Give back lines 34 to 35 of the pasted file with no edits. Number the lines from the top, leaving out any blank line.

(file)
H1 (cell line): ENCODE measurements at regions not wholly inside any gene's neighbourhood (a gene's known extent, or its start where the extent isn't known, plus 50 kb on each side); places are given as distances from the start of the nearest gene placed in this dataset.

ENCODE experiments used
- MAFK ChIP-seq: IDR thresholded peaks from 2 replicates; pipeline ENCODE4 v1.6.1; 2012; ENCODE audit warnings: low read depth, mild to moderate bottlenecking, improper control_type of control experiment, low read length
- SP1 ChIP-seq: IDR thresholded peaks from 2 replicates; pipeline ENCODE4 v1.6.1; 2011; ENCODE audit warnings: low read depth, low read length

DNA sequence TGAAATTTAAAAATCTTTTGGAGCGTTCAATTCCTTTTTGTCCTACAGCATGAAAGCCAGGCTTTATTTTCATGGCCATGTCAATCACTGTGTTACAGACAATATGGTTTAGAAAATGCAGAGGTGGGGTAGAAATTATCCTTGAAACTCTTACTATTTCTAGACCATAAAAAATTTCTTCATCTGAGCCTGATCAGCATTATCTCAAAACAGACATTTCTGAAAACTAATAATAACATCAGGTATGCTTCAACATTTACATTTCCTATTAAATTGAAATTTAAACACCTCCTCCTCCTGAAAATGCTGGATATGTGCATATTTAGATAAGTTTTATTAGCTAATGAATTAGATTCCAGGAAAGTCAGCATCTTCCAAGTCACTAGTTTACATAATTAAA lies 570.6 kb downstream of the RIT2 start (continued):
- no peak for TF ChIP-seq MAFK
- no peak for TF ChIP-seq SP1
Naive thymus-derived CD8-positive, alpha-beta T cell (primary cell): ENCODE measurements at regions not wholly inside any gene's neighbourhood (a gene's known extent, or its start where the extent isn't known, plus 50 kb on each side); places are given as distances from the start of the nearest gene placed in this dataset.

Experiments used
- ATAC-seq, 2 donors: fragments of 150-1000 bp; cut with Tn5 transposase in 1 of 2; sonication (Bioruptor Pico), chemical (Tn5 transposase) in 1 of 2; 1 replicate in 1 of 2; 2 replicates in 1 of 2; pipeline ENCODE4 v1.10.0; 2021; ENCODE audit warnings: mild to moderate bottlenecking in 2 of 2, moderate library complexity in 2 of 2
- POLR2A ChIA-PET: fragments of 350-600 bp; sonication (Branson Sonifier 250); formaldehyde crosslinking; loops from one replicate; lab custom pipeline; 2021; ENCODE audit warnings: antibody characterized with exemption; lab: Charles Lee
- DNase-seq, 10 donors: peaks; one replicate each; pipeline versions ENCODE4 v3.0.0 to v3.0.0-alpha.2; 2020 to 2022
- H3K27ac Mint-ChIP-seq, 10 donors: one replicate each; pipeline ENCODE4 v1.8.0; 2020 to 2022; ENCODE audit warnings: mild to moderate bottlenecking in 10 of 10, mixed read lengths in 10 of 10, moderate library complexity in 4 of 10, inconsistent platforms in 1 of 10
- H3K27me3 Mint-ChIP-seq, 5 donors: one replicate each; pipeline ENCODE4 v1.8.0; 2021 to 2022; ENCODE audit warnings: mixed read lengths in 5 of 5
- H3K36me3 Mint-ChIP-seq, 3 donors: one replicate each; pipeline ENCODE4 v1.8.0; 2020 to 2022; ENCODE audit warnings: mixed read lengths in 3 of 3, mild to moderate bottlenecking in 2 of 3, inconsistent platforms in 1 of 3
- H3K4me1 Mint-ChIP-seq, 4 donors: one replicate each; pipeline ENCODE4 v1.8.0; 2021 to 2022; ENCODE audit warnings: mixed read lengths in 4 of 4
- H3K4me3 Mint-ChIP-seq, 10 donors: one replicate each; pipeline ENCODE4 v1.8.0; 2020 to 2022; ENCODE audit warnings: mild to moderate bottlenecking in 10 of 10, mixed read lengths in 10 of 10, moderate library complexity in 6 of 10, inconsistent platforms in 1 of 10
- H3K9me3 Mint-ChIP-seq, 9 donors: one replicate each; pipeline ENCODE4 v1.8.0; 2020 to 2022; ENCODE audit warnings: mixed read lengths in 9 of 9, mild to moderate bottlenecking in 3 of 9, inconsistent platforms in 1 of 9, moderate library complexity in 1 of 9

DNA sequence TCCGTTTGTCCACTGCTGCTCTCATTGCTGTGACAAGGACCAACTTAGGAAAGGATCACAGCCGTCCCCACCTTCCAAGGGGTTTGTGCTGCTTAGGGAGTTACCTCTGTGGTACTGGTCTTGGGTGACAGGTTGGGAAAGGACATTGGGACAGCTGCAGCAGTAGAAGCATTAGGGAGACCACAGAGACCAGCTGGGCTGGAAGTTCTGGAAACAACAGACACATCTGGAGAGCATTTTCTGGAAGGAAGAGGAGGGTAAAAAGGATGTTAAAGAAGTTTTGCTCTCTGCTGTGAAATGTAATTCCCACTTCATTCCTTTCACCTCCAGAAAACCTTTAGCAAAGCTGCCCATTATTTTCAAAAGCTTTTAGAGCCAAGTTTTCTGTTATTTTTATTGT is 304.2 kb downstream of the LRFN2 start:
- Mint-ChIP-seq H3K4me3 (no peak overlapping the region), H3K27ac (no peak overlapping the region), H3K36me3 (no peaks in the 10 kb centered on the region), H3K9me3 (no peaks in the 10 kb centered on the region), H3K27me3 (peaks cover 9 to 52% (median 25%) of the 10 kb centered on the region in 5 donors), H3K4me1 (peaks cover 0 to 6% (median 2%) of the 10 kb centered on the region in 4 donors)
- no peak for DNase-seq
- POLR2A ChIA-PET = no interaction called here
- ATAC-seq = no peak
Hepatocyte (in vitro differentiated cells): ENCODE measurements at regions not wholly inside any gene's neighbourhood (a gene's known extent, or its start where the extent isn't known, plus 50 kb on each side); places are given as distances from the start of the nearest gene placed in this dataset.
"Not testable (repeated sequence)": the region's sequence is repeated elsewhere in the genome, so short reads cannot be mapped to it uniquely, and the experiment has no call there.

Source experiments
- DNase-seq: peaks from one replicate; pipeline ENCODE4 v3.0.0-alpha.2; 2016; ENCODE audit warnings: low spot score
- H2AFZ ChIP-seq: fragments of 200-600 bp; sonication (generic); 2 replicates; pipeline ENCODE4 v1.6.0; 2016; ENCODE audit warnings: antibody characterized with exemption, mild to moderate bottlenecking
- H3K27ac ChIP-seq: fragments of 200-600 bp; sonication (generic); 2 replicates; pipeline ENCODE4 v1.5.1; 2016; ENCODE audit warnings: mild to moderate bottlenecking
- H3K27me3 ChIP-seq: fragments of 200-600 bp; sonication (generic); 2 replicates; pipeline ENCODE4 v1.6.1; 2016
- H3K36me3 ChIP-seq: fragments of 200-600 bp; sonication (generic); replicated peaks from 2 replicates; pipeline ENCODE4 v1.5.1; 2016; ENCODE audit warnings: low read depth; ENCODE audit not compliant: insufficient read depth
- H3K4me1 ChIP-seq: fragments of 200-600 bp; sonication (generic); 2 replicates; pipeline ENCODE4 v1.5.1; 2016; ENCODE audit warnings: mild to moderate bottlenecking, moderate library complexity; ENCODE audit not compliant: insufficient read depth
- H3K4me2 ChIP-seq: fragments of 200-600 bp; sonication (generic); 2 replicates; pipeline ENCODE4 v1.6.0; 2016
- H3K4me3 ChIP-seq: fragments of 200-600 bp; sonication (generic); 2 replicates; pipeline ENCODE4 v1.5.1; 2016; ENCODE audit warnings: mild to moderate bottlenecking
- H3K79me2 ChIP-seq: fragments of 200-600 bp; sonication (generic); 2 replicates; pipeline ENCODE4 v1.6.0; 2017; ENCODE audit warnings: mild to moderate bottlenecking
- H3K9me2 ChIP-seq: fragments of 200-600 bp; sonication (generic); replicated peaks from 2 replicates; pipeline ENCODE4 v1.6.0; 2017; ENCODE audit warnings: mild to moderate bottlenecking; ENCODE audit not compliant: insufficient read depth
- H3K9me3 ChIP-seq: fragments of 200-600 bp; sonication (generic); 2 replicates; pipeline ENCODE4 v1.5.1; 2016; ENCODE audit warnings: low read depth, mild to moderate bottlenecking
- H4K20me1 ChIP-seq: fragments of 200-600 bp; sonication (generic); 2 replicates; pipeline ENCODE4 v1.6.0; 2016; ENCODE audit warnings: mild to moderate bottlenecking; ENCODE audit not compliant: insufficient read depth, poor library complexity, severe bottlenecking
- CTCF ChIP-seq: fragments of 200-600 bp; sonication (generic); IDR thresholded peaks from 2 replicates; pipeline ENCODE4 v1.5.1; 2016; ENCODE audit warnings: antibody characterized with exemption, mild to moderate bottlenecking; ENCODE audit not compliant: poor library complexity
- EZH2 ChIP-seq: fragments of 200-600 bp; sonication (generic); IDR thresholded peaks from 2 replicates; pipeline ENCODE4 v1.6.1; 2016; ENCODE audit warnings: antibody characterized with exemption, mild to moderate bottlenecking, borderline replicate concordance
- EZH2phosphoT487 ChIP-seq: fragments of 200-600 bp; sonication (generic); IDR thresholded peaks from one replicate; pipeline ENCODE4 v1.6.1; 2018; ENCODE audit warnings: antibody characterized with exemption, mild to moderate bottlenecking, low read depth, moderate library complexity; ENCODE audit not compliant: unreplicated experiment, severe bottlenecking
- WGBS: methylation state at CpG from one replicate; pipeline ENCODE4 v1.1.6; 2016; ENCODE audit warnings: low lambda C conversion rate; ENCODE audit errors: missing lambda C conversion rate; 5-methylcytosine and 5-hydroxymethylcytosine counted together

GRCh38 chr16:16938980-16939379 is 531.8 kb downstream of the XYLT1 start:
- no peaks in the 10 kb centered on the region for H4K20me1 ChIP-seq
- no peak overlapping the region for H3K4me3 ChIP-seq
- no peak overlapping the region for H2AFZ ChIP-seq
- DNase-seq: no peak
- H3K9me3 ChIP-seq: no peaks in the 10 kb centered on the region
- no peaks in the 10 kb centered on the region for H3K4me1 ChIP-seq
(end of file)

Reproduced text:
- H3K4me3 ChIP-seq: fragments of 200-600 bp; sonication (generic); 2 replicates; pipeline ENCODE4 v1.5.1; 2016; ENCODE audit warnings: mild to moderate bottlenecking
- H3K79me2 ChIP-seq: fragments of 200-600 bp; sonication (generic); 2 replicates; pipeline ENCODE4 v1.6.0; 2017; ENCODE audit warnings: mild to moderate bottlenecking